The third major target of hate incidents has been youth, where 23% of hate incidents involved students and young people. Many of these incidents occurred on the streets, where complete strangers were the assailants, which continues to be a concern as young people are also facing bullying from peers as well. One such incident occurred during the early morning hours of June 18th.  Nabra Hassanen, a 17 year old Muslim girl wearing a hijab, was out with her friends for a late night snack during Ramadan just a short walk from their mosque in Maryland. A white Latino man approached and harassed the group of friends. All of the youth were able to escape harm except for Nabra who was beaten and kidnapped. Her body was later found with signs of assault.

With the dehumanization of those who are perceived or identify as Muslim, South Asian, Middle Eastern, Arab, or Asian occurring at the intersections of gender, religion, race, and age, it is no surprise that women are the most common target of hate incidents.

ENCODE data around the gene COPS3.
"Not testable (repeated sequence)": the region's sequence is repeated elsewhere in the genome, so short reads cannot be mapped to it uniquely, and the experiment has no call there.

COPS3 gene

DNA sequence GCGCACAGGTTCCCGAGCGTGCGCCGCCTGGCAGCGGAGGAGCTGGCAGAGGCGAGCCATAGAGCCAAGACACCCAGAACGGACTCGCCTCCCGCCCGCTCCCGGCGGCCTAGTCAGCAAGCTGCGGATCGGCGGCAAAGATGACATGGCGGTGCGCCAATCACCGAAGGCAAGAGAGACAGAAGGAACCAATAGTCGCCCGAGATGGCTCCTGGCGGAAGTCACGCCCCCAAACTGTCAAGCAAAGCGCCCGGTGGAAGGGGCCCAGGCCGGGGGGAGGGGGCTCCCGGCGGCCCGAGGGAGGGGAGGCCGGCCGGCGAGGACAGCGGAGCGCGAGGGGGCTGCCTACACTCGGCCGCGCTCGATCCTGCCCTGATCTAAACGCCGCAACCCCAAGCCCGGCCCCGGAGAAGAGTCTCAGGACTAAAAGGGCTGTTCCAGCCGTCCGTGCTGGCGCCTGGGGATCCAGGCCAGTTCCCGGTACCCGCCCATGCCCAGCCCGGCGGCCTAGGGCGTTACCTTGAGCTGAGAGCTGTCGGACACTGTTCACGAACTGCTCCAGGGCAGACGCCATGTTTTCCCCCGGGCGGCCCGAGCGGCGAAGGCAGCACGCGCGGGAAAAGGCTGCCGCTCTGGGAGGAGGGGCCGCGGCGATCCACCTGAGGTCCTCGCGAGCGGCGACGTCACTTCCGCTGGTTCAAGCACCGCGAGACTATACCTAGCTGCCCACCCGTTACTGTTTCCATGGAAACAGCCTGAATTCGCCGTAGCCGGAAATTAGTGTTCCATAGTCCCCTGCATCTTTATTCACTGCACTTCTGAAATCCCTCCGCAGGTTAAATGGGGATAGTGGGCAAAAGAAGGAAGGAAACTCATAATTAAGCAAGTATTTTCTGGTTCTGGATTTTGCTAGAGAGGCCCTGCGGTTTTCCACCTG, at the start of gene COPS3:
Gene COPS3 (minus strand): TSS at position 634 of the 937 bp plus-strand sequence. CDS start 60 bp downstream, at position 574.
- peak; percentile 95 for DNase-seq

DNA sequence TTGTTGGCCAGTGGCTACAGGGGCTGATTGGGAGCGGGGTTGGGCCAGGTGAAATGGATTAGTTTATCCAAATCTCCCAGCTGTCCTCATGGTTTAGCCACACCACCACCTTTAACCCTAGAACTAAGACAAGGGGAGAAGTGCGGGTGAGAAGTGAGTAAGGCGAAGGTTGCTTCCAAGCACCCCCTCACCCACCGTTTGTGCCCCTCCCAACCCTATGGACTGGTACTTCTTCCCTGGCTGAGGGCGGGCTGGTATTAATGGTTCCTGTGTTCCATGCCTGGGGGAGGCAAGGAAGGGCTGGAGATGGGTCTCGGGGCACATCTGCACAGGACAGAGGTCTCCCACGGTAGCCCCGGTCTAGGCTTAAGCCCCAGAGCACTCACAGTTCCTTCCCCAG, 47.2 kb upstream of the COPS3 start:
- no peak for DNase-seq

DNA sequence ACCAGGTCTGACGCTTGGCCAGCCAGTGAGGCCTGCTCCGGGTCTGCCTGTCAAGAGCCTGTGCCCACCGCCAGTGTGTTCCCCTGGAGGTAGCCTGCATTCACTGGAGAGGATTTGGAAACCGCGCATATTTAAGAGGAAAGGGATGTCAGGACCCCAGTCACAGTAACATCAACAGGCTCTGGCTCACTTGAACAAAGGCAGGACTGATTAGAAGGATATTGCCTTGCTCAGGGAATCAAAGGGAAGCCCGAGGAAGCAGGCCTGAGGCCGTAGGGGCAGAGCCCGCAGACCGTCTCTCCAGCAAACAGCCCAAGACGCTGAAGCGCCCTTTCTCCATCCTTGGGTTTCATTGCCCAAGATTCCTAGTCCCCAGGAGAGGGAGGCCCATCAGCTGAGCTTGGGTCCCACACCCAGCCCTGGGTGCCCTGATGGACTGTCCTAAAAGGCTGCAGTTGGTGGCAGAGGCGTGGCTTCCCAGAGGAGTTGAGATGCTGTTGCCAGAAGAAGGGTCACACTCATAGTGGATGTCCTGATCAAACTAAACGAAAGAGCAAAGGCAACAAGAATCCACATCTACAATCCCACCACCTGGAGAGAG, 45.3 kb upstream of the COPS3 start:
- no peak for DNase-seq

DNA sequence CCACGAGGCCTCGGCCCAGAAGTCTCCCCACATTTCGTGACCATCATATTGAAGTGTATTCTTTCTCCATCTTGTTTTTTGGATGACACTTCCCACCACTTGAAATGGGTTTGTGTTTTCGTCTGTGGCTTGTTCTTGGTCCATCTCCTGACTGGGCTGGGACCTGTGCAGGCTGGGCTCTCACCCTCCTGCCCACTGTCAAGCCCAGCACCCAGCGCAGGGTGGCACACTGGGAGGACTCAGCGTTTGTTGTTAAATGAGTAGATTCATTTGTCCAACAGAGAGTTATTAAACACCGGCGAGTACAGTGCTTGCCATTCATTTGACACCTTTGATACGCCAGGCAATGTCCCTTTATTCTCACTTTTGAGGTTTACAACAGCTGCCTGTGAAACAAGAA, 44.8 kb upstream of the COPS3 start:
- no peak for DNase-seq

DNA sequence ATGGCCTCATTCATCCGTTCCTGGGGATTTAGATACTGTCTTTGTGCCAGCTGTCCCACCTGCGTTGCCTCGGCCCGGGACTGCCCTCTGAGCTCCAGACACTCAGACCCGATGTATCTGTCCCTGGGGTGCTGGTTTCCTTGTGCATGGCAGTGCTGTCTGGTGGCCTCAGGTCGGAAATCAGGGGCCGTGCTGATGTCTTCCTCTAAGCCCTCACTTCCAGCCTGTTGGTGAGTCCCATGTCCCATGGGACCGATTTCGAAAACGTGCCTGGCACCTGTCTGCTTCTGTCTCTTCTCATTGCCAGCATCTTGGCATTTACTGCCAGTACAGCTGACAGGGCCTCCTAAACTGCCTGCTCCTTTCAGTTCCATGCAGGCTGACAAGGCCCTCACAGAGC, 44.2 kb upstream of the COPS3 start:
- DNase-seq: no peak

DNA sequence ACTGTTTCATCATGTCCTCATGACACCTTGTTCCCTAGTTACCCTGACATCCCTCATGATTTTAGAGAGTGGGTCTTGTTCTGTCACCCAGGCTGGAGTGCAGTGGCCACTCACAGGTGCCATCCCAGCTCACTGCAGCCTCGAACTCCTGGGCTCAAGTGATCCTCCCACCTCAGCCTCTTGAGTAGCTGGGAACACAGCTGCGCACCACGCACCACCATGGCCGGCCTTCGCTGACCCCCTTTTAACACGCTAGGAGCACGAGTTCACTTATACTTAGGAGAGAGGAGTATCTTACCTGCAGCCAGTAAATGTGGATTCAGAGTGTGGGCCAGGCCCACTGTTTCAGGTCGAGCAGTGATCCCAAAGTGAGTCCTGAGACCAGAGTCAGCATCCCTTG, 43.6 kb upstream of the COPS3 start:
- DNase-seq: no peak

From July 5-10, Linda Sarsour, a Palestinian-American activist who wears a hijab, has endured an onslaught of threats against her for the use of the word “jihad” in a speech on fighting against hate and injustice and defending vulnerable communities.  Right wing media outlets and members of the administration have been leading the way on inciting violence towards her by misrepresenting her speech as a call for violence. Sarsour’s use of the term, which translates to “struggle”, has led to threats to her life, including vile threats of rape from Islamophobes.

With hate crimes on the rise, Americans across the country fear they will be targeted next. Americans, regardless of race, religion, identity, or national origin, deserve to live in peace and pray in safety.